There is a wealth of information regarding responsiveness of the ovine fetal HPA to a wide range of acute physiological stressors ranging from hypoxia (1, 4, 16) to hypotension (26, 32). Efforts to study more LTH have centered on the use of placental embolization (9) or oxytocin-induced uterine contractures (22) and also showed that these forms of stress stimulated ACTH and cortisol levels in the ovine fetus. Phillips et al. (23) used surgical removal of caruncles to subject the fetus to sustained hypoxia throughout gestation and found that plasma cortisol concentrations were elevated despite ACTH levels similar to controls. The ability of the fetus to respond to a secondary stressor, after exposure to a long-term, chronic stress, is not clearly defined. A small number of studies have examined the response of the fetal HPA to a superimposed secondary stressor after hypoxia lasting up to a few weeks (9, 11, 22). However, there are no data on the effects of such a challenge after fetal hypoxia lasting through the course of gestation. This underscores the fact that the magnitude of the HPA response may not only depend on the stage of development but also on the duration and the degree of the hypoxic stress. Furthermore, such factors may alter the ability of the fetus to respond to a secondary stressor (10).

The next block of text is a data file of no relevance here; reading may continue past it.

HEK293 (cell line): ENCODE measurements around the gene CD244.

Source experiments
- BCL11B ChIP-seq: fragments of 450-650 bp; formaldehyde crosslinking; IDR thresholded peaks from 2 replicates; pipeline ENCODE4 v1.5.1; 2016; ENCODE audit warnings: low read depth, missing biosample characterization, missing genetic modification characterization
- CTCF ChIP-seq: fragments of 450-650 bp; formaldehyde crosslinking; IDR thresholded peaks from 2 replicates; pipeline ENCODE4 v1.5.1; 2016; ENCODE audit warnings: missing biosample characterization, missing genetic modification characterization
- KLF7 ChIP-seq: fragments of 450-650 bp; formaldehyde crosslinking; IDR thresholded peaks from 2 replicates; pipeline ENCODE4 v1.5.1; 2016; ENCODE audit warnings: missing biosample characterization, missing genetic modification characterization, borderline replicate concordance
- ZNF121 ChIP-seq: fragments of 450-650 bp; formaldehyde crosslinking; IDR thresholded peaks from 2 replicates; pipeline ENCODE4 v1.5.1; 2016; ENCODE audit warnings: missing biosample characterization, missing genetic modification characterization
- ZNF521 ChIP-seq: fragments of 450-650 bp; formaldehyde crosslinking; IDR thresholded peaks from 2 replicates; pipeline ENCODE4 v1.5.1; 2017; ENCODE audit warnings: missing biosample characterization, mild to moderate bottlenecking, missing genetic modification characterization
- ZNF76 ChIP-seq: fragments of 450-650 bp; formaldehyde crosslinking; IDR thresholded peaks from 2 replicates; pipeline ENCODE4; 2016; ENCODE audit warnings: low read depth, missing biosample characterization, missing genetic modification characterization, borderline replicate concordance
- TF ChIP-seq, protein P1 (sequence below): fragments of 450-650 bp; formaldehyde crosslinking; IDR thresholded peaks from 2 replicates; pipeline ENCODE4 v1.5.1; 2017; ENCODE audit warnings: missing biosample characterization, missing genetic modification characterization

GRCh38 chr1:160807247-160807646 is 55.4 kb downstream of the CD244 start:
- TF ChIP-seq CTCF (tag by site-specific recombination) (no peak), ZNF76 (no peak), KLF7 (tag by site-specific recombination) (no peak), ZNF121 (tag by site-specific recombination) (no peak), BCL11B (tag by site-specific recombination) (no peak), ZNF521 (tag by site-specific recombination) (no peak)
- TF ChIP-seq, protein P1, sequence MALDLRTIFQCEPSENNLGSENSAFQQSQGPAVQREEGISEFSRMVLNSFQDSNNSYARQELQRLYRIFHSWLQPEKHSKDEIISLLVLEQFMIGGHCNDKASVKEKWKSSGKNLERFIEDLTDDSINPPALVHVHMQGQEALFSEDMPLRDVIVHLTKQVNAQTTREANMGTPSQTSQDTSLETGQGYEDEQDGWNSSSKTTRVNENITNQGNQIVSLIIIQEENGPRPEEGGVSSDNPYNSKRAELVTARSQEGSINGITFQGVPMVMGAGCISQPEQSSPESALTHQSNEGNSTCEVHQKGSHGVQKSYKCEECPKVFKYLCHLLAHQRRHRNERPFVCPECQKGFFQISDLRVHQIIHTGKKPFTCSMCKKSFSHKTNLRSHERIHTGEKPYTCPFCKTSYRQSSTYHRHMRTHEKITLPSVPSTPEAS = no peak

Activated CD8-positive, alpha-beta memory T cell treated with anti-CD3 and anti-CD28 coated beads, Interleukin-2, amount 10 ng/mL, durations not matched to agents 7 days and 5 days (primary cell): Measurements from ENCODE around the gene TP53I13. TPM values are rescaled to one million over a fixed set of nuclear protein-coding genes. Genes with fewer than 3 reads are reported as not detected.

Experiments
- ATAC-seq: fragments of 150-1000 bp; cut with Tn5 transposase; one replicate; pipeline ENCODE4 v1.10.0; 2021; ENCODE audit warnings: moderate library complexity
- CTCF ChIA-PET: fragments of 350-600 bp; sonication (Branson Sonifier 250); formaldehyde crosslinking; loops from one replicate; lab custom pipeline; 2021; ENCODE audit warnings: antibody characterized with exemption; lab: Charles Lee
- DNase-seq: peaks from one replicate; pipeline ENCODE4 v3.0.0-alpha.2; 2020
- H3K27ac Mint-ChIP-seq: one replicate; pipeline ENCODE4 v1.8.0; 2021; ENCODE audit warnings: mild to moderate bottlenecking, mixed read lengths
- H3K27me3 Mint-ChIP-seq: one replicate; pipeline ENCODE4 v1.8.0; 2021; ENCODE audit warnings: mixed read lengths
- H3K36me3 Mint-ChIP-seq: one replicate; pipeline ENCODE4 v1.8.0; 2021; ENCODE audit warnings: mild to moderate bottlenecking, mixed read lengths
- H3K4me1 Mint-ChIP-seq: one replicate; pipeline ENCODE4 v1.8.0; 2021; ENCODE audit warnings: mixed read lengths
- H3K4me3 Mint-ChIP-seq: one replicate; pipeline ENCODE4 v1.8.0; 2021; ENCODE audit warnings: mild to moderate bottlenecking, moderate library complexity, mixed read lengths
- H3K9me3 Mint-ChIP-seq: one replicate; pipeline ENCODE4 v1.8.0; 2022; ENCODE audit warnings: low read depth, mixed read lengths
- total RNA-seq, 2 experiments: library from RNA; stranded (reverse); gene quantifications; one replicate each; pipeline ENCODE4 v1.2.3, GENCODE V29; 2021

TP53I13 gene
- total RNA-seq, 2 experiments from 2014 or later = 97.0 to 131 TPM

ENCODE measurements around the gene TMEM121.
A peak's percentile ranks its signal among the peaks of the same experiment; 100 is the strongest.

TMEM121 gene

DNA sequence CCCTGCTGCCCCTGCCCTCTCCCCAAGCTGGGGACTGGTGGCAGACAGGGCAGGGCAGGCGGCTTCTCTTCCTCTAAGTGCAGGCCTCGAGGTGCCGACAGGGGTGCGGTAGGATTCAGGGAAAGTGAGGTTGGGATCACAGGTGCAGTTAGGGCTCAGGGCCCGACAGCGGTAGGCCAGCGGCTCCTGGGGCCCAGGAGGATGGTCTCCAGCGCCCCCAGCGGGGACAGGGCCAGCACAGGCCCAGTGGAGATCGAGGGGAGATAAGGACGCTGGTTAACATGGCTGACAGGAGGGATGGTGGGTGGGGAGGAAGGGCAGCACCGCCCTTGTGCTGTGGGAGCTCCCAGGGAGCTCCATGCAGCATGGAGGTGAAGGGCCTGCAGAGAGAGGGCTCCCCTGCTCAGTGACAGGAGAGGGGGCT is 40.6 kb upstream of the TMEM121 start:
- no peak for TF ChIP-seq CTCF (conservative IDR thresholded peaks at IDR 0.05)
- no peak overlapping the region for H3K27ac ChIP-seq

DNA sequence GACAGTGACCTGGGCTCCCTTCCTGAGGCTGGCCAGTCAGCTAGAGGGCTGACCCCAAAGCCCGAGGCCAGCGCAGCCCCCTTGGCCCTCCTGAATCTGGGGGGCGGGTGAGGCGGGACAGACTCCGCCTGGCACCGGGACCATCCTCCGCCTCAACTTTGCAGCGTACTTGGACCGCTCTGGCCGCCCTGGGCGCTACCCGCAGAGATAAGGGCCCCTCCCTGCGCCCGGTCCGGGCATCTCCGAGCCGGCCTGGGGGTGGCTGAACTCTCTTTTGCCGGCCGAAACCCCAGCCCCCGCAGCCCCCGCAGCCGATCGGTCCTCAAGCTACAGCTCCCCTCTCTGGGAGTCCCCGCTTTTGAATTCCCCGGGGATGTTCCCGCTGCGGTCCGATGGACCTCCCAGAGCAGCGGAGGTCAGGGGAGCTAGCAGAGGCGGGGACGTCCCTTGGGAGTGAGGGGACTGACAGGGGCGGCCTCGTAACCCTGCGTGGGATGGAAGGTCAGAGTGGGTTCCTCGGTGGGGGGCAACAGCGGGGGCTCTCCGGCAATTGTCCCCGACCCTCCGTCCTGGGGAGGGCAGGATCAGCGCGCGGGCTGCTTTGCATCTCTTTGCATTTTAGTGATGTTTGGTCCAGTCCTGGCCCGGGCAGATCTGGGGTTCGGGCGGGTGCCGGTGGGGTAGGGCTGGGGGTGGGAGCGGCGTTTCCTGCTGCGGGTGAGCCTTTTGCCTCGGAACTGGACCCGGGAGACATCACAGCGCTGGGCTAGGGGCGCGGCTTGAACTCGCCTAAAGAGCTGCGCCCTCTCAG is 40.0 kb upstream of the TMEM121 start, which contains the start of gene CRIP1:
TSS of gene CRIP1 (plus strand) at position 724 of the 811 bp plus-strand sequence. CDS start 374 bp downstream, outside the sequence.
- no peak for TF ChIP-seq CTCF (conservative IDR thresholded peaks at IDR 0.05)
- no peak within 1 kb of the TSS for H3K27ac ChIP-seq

In our model of hypoxia lasting the course of gestation, we previously showed that LTH fetuses had an attenuated cortisol response to exogenously administered ACTH (14). In marked contrast, umbilical cord occlusion resulted in an enhanced cortisol response in LTH fetuses compared with normoxic controls, despite a similar ACTH response (15). The present study was designed to determine if a less severe secondary stressor like hypotension also resulted in a differential cortisol response in LTH fetuses. In this study, we demonstrated that the ACTH response of LTH ovine fetuses was similar to normoxic controls. However, the cortisol response was enhanced in the LTH group in response to the secondary stressor.